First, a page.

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Stanford rolled past UW last time in Palo Alto, but this Husky team is more mature than the one two years ago at the Farm.
Calm Before Stanford: Huddling. Then Date Night
Release: 10/03/2013
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The Huskies’ defense works on something it hasn’t done since before spring practice started: huddling. And their coaches get their weekly free night before Friday’s trip to the Bay Area.

By Gregg Bell
UW Director of Writing

SEATTLE –
The 15th-ranked Huskies had their final game plan-preparation practice for Saturday night’s Pac-12 North division showdown at No. 5 Stanford.

Not that the Dawgs are looking even two days ahead. Not just yet.

That alone is a change from the last time the Huskies played at Stanford, a 65-21 loss two seasons ago.

“I didn’t even think about that until you just mentioned it,” coach Steve Sarkisian said Thursday of the last visit to “The Farm.”

"I just don’t think we were mature enough,” he said when asked about huge road tests in previous seasons, when UW was still developing a relatively thin, young roster. “We’d get into some of these games and like to listen to what people said about us …. ‘What if we win? What if we lose?’ Those are all things I think used to get in our way a little bit.

"Now, our team doesn’t think like that. … Today was about Thursday, and Thursday’s practice. (It was about) our ability to execute on Thursday and understand the game plan to make all of us coaches feel good about it so we enjoy ‘date night’ with our wives.

"That’s the focus of our team. They aren’t at 7:30 on Saturday night yet. It’s 11 o’clock on Thursday morning to these guys. They are going to get ready to go to school.

So, yes, players are students and football coaches are husbands, too. (For Thursday night each week, anyway).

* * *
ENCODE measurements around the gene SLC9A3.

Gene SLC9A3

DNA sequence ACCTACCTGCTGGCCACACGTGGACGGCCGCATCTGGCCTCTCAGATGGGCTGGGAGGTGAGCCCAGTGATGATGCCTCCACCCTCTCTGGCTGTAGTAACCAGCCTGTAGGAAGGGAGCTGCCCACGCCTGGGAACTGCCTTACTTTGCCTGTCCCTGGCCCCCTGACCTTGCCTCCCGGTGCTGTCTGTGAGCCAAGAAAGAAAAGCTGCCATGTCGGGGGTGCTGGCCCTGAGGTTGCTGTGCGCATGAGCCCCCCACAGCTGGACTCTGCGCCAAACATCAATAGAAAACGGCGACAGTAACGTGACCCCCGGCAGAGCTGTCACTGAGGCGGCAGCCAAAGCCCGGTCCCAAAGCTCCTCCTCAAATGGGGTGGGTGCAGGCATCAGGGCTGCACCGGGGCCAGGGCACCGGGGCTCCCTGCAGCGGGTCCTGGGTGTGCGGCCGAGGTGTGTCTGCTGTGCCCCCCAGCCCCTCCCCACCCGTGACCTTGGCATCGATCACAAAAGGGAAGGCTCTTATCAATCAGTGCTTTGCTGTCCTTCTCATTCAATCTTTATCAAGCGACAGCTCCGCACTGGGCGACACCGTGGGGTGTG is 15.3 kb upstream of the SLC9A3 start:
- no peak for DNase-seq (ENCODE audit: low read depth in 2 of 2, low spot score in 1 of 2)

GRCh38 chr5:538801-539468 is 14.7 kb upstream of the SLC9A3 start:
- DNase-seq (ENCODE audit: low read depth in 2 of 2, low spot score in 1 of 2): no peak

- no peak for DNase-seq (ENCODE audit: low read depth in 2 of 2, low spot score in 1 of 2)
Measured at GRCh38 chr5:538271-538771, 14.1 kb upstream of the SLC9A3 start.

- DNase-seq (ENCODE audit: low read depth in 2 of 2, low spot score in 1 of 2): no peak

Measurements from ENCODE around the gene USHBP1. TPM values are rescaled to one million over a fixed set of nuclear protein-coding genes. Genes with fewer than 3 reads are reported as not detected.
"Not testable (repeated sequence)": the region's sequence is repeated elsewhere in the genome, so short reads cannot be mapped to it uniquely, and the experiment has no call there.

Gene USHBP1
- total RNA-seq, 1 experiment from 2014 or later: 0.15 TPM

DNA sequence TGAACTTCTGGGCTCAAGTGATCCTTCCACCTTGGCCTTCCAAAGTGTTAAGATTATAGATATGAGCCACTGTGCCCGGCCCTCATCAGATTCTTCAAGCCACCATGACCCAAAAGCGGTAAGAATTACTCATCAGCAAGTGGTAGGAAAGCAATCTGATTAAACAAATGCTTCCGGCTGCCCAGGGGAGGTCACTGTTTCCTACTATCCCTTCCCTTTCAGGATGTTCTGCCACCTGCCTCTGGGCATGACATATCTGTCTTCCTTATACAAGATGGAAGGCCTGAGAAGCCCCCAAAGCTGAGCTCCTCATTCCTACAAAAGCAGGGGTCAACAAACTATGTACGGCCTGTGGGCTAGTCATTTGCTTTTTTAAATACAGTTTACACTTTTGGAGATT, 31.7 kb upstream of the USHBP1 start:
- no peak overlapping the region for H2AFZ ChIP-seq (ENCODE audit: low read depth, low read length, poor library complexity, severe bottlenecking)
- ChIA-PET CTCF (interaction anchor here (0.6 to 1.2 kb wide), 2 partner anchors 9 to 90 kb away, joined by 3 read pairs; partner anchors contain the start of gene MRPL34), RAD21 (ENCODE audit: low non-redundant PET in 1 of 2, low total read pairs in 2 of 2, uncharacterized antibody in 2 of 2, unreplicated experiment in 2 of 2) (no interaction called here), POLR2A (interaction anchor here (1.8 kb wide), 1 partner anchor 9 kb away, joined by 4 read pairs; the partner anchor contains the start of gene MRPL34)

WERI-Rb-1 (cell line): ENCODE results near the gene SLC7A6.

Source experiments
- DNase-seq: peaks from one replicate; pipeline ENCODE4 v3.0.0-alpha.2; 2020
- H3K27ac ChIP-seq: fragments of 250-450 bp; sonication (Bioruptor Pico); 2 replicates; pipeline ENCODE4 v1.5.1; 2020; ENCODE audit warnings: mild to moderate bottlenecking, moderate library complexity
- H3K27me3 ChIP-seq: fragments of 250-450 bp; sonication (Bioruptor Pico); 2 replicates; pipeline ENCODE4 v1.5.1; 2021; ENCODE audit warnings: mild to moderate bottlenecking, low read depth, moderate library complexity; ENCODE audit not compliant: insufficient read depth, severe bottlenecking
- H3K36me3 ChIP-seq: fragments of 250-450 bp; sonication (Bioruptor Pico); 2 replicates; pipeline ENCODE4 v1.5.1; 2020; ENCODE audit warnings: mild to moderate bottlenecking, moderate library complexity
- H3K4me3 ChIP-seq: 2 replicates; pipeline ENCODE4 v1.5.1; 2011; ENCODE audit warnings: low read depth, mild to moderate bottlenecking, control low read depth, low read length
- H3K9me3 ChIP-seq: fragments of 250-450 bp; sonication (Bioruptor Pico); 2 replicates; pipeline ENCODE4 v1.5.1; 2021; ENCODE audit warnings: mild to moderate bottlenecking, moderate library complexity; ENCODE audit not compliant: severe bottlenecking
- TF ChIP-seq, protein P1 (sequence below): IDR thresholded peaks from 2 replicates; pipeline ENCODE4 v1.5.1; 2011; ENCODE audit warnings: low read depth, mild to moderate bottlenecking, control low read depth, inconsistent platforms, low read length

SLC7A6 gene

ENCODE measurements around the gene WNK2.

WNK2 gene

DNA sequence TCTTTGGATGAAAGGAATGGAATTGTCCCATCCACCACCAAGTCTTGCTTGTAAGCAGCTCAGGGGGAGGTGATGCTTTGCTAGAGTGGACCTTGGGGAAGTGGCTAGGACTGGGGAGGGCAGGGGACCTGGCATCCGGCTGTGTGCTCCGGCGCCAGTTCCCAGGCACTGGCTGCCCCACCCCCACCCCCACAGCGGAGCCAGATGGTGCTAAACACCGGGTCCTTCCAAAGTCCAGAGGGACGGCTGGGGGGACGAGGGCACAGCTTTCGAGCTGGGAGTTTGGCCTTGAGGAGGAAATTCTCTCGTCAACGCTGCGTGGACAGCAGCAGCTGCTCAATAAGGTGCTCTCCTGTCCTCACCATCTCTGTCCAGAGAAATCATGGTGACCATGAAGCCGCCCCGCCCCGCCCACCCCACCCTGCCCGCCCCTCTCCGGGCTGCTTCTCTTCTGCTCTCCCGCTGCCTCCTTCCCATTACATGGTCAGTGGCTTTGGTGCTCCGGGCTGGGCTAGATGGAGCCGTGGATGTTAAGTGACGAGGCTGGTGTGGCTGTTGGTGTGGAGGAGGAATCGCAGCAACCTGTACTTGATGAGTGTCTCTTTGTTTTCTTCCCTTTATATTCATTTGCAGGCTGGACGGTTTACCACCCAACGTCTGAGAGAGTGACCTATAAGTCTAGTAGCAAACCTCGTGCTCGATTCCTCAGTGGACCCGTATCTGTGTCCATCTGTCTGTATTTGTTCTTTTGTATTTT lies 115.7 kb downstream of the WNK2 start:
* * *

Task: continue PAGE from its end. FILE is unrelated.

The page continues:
“That’s what’s unique about this team. All of the stuff that everyone else would like to talk about, our guys really don’t talk about,” Sarkisian said. “They are just happy that we’ve won the games we’ve won, and that we have a chance to play a really good football team, as well.”

This week has been a different one for coordinator Justin Wilcox's  defense. It is third in the nation allowing 3.80 yards per play through wins over Boise State, Illinois, Idaho State and Arizona, but now gets something way different in the varied, rugged — and slower-paced — Cardinal.

Heck, Stanford even – gasp! -- huddles.

Remember those?

But that doesn’t mean Stanford doesn’t run some of the same plays Washington does, such as zone reads, quarterback runs, bubble screens, shovel passes and quick plays outside. It has been doing all that while going 9-0 with Kevin Hogan playing quarterback, dating to last season when he took over for Josh Nunes. That was many weeks after UW beat a struggling Nunes and then-No. 8 Stanford in Seattle last September, 17-13.

The Cardinal offense is much more varied and unpredictable now with Hogan, who has proven to be the better runner and passer than the erratic Nunes. Hogan is 11th in the nation in passer rating, one place in front of Keith Price.

Yet Stanford hasn’t lost its smash-mouth, power-running style, either. Not when it still has a veteran offensive line that includes three seniors and a fourth-year junior and averages 308 pounds.

“That makes them a lot more dynamic, the balanced offense,” Huskies senior defensive end Hau’oli Kikaha said. “That’s exciting for me, to play that hard, physical ball – and also to get to pass rush.”

Kikaha could become a huge factor Saturday night, if he continues his last two games: 2½ sacks in the first half against Idaho State; a second half spent in Arizona’s backfield last week.

“Yeah,” he said, “I’m excited.”

INSIDE THE DAWGS: Connor Cree was missing on the defensive line last week because of injury. Sarkisian said he hopes Cree can play for depth against Stanford’s big offensive front Saturday. … This is the first conference road game, which means the Huskies have a Pac-12 mandated travel limit of 70 players. Sarkisian said that list is tougher to make this season, with a deeper roster and many more contributing across special teams and on offense and defense. “Sometimes I like to bring guys who are redshirting, just for the sake of that experience,” the coach said. “There’s been years past when we were six or seven short and I was just bringing guys knowing that couldn’t play – they were redshirting or injured – just for the sake of filling out the 70 spots. Now we are at a place where we are bringing 70 guys who all can have a role in our success on Saturday.”

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